Real-Life Tips for Real-Life Mamas: What to Do When Someone Else Corrects Your Child

I couldn’t have been more than 4 years old, but I still remember it to this day. My mom took me to the playground, and I ran up to the swings. I didn’t see that another child had been waiting and gleefully hopped on the swing. The mom of that child yelled at me and made me cry.

My mom was furious.

As a mom now myself, I’d be furious too. There are better ways to handle something like this, which I’ll get to below.

When someone else corrects your child or is just plain rude to them, what do you do? We can all take a page from my mom, who is a total mama bear. Whether a neighbor is shouting at my child or another parent threatened my child, I’m on it.

I also recall being at a diner, perhaps around the age of 7. I’d been very well-behaved and eaten my lunch properly. Mom said I could have dessert. When the waitress came back to our table, I ordered my dessert. The only problem was they were out of what I’d requested.

So, I looked over the dessert section again. That’s when she yelled, “Come on, kid! I don’t have all day!” You better believe Mom was livid. The manager came over and apologized profusely, but it still left a mark on my mind. I didn’t even want dessert anymore after that incident.

Is it ever OK for another parent to yell at your child? How about yelling at the annoying neighbor kid? All these burning questions have answers, so read on to find out.

How do you tell a friend or family member not to discipline your child?

Let’s start from the beginning. When one of my best friends told me, “Another parent yelled at my child,” I didn’t want to seem uncaring, but I had to ask some more questions to determine whether it was deemed OK or not.

Was the behavior dangerous?

I am fully on board with my cousin, my best friend, teachers, and my own parents yelling at my children if they are doing something hazardous. If shouting, “Stop! Get over here now!” at the moment saves my child or another one from harm, I’m all for it.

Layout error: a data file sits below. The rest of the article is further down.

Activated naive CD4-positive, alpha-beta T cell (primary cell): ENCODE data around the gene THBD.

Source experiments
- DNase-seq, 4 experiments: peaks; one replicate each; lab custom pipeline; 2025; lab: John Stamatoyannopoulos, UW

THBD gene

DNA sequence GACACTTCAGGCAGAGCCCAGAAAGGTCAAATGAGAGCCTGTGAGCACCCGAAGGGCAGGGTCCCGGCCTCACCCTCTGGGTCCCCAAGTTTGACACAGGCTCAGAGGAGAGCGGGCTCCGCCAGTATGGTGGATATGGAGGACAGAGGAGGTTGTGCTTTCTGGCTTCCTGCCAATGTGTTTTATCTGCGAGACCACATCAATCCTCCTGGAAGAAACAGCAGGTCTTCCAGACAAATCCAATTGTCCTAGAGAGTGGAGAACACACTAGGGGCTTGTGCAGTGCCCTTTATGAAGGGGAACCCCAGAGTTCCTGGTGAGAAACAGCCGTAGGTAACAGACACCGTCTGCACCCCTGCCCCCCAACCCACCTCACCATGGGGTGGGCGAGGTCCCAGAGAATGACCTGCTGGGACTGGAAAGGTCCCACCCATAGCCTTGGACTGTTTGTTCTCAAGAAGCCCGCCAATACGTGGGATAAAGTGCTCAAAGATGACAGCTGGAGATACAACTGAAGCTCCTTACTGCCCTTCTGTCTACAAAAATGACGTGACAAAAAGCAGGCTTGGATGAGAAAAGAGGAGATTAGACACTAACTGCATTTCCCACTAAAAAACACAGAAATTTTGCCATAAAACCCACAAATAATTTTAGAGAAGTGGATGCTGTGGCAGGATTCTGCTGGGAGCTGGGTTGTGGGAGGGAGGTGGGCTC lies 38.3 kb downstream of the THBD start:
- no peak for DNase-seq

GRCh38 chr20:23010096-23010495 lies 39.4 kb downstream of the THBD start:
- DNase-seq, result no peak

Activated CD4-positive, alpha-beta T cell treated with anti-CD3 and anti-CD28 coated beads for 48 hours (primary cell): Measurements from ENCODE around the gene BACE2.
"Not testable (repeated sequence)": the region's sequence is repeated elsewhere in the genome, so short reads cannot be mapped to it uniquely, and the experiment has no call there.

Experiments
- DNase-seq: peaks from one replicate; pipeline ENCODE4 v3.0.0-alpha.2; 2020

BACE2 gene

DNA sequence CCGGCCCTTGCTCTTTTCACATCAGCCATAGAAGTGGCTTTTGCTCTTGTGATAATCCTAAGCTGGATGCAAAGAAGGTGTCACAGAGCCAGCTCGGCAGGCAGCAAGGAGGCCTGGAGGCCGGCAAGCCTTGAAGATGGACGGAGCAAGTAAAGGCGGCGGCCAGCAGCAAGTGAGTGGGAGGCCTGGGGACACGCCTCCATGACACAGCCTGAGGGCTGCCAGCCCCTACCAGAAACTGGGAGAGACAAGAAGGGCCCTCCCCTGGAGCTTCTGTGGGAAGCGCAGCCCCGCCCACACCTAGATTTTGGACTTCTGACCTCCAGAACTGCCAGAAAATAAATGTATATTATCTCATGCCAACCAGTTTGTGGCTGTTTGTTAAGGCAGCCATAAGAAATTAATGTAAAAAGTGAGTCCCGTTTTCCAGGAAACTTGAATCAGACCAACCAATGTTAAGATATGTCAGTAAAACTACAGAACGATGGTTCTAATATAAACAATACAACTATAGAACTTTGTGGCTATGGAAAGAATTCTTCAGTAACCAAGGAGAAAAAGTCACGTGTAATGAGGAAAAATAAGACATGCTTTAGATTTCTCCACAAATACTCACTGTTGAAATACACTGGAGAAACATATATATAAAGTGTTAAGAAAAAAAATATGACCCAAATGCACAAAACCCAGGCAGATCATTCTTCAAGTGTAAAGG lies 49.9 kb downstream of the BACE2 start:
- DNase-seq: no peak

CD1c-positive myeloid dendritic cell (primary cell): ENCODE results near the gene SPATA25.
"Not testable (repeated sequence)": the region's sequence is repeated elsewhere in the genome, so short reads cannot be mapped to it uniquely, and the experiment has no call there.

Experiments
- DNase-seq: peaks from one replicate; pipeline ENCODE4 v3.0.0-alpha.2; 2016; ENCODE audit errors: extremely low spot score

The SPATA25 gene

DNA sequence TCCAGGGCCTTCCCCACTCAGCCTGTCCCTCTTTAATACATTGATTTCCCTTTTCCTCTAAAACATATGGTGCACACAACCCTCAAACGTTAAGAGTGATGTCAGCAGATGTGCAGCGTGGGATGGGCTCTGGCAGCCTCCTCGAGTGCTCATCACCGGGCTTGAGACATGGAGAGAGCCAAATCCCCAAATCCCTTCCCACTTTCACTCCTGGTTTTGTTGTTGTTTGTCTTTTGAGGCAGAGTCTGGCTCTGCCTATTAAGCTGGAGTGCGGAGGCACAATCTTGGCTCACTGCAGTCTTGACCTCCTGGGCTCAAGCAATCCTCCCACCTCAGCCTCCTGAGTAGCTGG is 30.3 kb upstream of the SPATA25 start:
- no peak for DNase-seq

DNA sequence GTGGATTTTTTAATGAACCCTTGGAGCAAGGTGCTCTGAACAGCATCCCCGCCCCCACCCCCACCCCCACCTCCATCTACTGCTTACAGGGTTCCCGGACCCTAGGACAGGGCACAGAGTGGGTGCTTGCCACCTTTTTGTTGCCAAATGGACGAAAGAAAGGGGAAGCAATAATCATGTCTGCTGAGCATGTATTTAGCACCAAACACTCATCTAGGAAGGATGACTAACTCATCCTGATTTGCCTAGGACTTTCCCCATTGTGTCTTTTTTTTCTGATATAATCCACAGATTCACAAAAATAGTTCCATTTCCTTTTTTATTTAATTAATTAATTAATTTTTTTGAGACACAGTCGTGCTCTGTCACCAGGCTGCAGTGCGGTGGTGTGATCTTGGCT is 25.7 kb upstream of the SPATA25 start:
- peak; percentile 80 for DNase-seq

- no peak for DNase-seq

But if that other adult is yelling at my child much in the way the mom yelled at me about the swings or that mean waitress yelled at me, it’s not acceptable. Not at all.

Are you on their turf?

Someone wrote me and told me, “My neighbor is harassing my child.” I asked what they meant by that and was told that the neighbor complained about my child because she went into her yard.

While yelling is not ideal in this situation, if there is no imminent danger (like a large guard dog, un-gated pool, or large hole in the ground, for example), it is that person’s property. I’ve lived in plenty of places where the noisy neighbors child was intruding in our space.

baby sits on plaid pad

In those instances, I’ve calmly told the child they can’t come into our yard without their parents. I’ve never had to yell, but if there was something dangerous, I definitely would. You could get slapped with a lawsuit if a child gets injured on your property, even if their parents are negligent in keeping them away.

All told, though, if you’re in someone else’s house, your child needs to be taught that we obey other people’s house rules. This is the easiest way to avoid trouble anywhere you go. In your house, it’s your rules, but in their house, what they set as rules should be followed.

Giving your children a basic sense of obeying adults in charge, whether it’s Grandma and Grandpa, their teacher, the babysitter, their aunt or uncle, and so on, is something you MUST do as a parent. You can’t be around your child 24/7 as they get bigger, so what you instill in them really matters.

That being said, no one should yell at your child. Ask them not to do something, you bet. Calmly correct behavior? Of course. But if I get wind that someone yells at either of my girls and they’re not in danger or causing something dangerous, I’ll be furious. Let me know so that I can deal with their behavior later as their parent.